Pierce's blithe spirit had deserted her during the final; she sprayed 51 unforced errors around the court. "I was so nervous," she said, I kept telling myself, When are you going to have another chance? I didn't want to let it slip away. I wasn't as calm as on the other days. I was too serious. I thought about it too much."
It would have been unfair to expect more from Pierce. She had never won so much as a quarterfinal match in a Grand Slam event before last week. The second-ranked Sánchez Vicario, who won the 1989 French title at age 17, was appearing in her fifth Grand Slam final. Sánchez Vicario was a dogged, steady opponent who countered Pierce's blistering pace with spinning bloopers.
Sánchez Vicario's victory ensured that Spain would sweep the singles titles. The men's finalists were Alberto Berasategui, an unseeded 20-year-old Basque from Bilbao with a contorted grip who uses the same face of the racket to hit both forehands and backhands, and 23-year-old Sergi Bruguera of Barcelona, the defending champion.
Top-ranked Pete Sampras's bid to become the first man since Rod Laver in 1969 to hold all four Grand Slam titles at the same time was stopped cold in the quarters by Jim Courier, who beat him in four sets. Courier played his best match in 10 months—which is how long it had been since the two-time French champion and former No. 1 had won a tournament. Courier's victory over Sampras was only partly restorative, however, because Bruguera dispatched him in four sets.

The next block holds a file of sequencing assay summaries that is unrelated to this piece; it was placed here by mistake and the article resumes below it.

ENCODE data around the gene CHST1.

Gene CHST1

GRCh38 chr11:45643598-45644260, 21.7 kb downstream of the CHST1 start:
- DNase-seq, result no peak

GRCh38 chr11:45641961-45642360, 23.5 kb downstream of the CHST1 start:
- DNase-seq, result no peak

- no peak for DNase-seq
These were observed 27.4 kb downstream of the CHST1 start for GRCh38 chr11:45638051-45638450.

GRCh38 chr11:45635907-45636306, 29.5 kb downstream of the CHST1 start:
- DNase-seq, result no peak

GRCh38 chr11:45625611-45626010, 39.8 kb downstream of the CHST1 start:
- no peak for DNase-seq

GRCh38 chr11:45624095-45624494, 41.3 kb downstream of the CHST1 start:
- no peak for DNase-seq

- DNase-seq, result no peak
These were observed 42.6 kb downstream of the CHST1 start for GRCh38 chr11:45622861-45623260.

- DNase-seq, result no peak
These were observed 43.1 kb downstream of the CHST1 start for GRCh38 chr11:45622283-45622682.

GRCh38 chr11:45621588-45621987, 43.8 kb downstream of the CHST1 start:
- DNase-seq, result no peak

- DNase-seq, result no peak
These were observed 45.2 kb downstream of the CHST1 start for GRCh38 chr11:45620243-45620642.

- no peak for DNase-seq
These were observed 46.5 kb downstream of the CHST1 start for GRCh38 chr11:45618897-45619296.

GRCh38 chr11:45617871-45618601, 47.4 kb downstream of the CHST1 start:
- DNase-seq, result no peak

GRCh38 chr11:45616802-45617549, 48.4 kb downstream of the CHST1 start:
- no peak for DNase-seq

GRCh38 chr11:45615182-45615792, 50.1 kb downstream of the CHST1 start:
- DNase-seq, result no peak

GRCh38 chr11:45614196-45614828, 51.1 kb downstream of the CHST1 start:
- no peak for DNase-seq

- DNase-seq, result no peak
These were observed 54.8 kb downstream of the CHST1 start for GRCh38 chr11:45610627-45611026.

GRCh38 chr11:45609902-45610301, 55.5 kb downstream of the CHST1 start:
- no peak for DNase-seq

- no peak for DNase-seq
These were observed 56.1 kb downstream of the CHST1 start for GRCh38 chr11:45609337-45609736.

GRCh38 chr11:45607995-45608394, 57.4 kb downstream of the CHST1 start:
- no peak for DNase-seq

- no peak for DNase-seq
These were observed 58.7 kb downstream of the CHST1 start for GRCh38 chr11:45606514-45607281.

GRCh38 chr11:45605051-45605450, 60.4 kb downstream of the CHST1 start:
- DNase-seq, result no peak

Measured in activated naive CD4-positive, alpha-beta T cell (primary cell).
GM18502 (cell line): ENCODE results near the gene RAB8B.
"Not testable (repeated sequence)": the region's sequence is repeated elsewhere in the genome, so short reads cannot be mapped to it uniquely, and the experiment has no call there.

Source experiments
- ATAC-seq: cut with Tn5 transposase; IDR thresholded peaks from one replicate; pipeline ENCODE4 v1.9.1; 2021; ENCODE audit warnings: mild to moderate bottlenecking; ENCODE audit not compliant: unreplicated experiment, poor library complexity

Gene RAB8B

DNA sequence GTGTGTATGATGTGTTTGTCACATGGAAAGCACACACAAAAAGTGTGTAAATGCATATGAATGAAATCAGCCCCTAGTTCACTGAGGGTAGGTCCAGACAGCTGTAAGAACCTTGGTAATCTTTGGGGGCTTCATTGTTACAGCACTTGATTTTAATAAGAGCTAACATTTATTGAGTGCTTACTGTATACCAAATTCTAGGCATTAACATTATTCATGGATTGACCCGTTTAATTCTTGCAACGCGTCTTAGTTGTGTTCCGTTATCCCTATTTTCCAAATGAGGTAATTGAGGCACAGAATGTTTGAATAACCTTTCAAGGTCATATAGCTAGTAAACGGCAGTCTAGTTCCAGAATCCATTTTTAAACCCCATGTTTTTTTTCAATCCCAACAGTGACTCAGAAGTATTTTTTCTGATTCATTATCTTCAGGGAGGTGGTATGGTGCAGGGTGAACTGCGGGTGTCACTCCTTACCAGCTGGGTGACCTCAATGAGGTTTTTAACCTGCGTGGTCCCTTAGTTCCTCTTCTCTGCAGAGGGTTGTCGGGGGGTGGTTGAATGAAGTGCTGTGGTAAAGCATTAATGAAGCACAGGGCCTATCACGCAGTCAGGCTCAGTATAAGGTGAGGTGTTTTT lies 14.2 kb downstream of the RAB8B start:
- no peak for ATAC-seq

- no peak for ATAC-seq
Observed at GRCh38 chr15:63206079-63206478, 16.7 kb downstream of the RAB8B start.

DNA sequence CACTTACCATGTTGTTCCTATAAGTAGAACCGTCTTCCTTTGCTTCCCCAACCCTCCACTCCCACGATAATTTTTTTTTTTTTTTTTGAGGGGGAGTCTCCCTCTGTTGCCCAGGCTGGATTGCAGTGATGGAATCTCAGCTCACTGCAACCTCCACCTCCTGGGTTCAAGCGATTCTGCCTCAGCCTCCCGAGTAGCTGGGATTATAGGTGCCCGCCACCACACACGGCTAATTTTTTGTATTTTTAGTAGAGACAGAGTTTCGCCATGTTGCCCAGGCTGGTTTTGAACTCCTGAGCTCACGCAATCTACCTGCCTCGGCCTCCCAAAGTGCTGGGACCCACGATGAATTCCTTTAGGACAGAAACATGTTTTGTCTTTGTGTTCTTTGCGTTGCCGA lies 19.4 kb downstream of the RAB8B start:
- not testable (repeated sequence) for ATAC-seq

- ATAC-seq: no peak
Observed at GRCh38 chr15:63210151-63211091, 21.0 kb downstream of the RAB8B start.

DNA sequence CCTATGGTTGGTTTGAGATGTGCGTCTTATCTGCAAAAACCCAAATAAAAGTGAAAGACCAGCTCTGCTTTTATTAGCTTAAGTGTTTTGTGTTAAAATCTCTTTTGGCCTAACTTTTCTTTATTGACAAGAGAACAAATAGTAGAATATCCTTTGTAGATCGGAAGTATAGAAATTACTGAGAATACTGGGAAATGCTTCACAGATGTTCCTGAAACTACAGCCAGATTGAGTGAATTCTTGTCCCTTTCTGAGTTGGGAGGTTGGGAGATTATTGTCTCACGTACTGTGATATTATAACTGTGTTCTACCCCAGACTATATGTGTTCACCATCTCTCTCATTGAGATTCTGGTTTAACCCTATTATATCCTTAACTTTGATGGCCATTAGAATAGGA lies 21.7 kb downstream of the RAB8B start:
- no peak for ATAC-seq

The presence of three Spaniards among the four finalists was cause for celebration in Spain and drew King Juan Carlos and Queen Sofia into the VIP section on Sunday. The men turned their match into a siesta, though, as Bruguera, with his relentless topspin, used the ball as a hypnotist's tool to beat Berasategui 6-3, 7-5, 2-6, 6-1.
For the French—and for all but the Spanish, truth be told—the men's final was anticlimactic. Even with the loss to Sánchez Vicario, Pierce's ascension to the heights of the game is welcome. The women's tour has suffered from a string of lurid misfortunes, including the stabbing of Soles by a deranged fan in Germany last year and, only three weeks ago, the arrest of Jennifer Capriati for possession of marijuana. Even Graf said of the discovery of a potential rival, "It's healthy and exciting, but it's difficult for me to say that."
The best thing about Pierce may be that she appeals to so many nationalities. Though she was born in Montreal, she grew up in Florida. She currently rents a condominium in Bradenton, Fla., at Bollettieri's tennis academy, where she is finishing high school via correspondence courses and looking to buy a house. In 1990, after the USTA had washed its hands of the Pierces because of Jim's misbehavior, the family moved to France and, by virtue of Yannick's citizenship, Mary was able to receive funding and coaching from the French Tennis Federation. Mary carries Canadian, U.S. and French passports. Sometimes she thinks in French, sometimes in English. "I don't see why I have to be either French or American," she said last week. "I feel like a little of both."
But judging by the warm roar as she lifted the runner-up plate over her head on Sunday, for the last two weeks in Paris she was thoroughly French.